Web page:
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Dimensions
Length (cm) 183
Width (cm) 51
Weight (kg) 0.575
Pack Size (cm) 26 x 14
Inflation Details
Number of Valves 1
Re-Inflation Prevention Yes
Insulation Specification
R-Value 2.1 (2°C)
Mat Depth (cm) 2.5
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The Robens Primavapour 40 is an incredibly small and lightweight camping mat that performs really well.
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Dimensions
Length (cm) 185
Width (cm) 55
Weight (kg) 0.485
Pack Size (cm) 23 x 10
Inflation Details
Number of Valves 1
Re-Inflation Prevention Yes
Insulation Specification
R-Value 2.2 (2°C)
Mat Depth (cm) 4
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The Robens Spur 250 is a two-sleeping down-filled sleeping bag that packs down small, ideal for backpacking or bike-packing adventures.
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Dimensions
Length (cm) 220
Width (cm) 85
Weight (kg) 0.78
Pack Size (cm) 22 x 17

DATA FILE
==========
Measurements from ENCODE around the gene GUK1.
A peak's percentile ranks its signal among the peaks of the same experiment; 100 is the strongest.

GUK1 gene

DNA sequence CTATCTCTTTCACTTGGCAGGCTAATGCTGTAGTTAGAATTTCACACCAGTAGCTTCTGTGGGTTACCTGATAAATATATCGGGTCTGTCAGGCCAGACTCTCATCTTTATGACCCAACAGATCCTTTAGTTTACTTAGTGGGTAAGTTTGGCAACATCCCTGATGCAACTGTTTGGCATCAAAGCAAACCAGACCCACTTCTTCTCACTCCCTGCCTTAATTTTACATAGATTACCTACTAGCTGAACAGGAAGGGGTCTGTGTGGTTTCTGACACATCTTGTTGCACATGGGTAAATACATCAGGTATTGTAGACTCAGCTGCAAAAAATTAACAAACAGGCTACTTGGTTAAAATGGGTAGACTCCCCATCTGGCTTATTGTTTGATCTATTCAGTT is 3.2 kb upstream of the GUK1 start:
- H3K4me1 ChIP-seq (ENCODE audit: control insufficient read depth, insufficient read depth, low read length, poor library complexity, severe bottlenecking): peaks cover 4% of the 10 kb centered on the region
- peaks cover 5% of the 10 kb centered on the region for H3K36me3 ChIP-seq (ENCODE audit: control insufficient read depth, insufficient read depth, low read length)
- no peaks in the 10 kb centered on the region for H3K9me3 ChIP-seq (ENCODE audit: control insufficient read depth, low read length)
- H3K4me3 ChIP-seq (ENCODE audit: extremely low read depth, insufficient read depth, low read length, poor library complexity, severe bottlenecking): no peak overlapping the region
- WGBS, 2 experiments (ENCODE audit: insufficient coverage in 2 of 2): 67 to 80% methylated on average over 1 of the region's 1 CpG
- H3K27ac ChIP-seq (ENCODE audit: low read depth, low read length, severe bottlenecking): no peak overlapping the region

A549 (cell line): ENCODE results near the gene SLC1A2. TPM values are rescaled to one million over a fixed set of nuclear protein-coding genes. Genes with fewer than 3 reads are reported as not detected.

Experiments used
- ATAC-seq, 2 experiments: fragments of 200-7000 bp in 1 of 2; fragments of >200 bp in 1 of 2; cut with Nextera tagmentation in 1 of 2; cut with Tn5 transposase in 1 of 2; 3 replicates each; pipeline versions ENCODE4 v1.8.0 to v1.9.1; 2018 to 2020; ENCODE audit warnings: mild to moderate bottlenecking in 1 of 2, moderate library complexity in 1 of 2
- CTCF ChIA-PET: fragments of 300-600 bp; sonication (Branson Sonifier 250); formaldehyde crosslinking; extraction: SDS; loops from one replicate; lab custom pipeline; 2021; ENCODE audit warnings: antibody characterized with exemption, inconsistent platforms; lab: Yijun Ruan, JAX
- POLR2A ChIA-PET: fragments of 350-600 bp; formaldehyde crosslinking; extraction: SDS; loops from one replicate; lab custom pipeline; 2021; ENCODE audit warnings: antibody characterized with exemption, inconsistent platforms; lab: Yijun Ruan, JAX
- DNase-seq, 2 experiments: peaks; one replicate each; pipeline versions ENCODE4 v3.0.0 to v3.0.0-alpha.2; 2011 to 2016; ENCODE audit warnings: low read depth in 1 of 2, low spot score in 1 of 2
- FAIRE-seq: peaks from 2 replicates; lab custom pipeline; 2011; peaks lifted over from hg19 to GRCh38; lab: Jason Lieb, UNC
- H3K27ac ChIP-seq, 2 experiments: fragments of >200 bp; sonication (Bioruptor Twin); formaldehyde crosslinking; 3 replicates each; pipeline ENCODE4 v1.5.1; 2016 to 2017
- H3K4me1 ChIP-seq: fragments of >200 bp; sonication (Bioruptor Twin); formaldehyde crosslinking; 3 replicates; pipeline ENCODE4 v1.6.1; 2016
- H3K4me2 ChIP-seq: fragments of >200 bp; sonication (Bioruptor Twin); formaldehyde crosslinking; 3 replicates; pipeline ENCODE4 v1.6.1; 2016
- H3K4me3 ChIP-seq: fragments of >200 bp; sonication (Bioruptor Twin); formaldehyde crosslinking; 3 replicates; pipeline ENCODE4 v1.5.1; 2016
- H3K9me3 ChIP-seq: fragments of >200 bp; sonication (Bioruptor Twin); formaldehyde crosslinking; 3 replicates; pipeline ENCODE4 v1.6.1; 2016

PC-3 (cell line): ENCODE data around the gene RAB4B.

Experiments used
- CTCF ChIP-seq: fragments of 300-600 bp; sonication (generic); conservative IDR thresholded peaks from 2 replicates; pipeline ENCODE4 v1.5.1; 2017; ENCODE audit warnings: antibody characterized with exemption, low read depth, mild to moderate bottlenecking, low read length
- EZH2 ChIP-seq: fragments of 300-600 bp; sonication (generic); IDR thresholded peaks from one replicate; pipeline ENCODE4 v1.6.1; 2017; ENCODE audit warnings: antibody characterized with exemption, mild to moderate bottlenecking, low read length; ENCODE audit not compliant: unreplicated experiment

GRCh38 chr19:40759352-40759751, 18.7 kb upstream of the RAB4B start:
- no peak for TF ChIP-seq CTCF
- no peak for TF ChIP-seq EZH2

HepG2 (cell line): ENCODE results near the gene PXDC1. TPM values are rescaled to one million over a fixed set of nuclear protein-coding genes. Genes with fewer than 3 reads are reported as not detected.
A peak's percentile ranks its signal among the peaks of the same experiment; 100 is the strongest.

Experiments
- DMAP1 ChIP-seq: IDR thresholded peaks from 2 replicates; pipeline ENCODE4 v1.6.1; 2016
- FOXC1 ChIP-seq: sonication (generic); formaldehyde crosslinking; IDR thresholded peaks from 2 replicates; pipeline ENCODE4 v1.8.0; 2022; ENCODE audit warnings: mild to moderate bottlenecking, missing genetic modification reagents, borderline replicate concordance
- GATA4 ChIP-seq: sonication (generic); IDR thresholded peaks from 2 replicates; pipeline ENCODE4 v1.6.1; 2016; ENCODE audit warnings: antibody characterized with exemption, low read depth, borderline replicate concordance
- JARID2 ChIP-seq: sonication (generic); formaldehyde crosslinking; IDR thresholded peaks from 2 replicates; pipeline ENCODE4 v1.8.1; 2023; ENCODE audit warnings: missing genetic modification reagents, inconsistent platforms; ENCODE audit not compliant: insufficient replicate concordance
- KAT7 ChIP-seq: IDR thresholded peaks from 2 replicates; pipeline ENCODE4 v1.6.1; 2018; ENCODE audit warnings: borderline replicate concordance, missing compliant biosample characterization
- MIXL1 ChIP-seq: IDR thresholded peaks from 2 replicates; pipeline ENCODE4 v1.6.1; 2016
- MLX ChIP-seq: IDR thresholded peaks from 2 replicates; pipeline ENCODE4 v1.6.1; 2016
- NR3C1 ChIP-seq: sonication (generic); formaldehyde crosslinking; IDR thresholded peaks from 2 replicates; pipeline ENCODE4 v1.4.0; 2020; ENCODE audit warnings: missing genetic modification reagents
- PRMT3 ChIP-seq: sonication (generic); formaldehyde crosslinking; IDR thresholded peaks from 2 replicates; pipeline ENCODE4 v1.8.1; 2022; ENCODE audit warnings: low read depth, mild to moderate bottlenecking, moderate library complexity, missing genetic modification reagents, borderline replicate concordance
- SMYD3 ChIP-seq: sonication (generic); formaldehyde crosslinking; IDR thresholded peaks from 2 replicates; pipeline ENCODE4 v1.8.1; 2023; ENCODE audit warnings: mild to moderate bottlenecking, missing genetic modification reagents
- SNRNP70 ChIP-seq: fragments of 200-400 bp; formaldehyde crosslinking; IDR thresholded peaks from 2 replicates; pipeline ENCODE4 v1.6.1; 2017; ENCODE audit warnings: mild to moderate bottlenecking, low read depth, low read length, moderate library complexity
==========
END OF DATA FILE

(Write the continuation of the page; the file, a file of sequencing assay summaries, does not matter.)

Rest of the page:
Sleeping Bag Temperature Ratings
Season
Comfort Temperature 9
Extreme Temperature -8
Limit Temperature 5
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The Robens Morain I is an ideal lightweight summer sleeping bag for backpacking or bike-packing.
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Dimensions
Length (cm) 220
Width (cm) 85
Weight (kg) 0.615
Pack Size (cm) 21 x 13
Sleeping Bag Temperature Ratings
Season
Comfort Temperature 14C
Extreme Temperature 0C
Limit Temperature 11C
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The Vango Ultralite Pro 100 is a small lightweight 2-season sleeping bag that’s ideal for backpacking.
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Sleeping Bag Temperature Ratings
Season
Specification
Pack Size 24 x 18 cm
Suggested Min Temp
Comfort
Fits people up to 205 cm
Dimensions
Weight 0.9 kg
Dimensions 205 × 78 cm
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The Easy Camp Companion 30 is a 30-litre backpack with lots of features.
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Dimensions
Height (cm) 62
Width (cm) 33
Weight (kg) 0.71
Specification
Capacity (L) 30

The Trip – What worked well and what didn’t

We found a campsite that’s not too far from home for this first test. What we didn’t want to do is a big epic trip to put our youngest off.

The Campsite
By The Wood Campsite. Not too far from home, but far enough for this first trip.
Setting up camp
Setting up camp
Evening sun
Nice to be setting up in the evening sunshine.
Bivvy Bag
Our lad wanted to bivvybag it.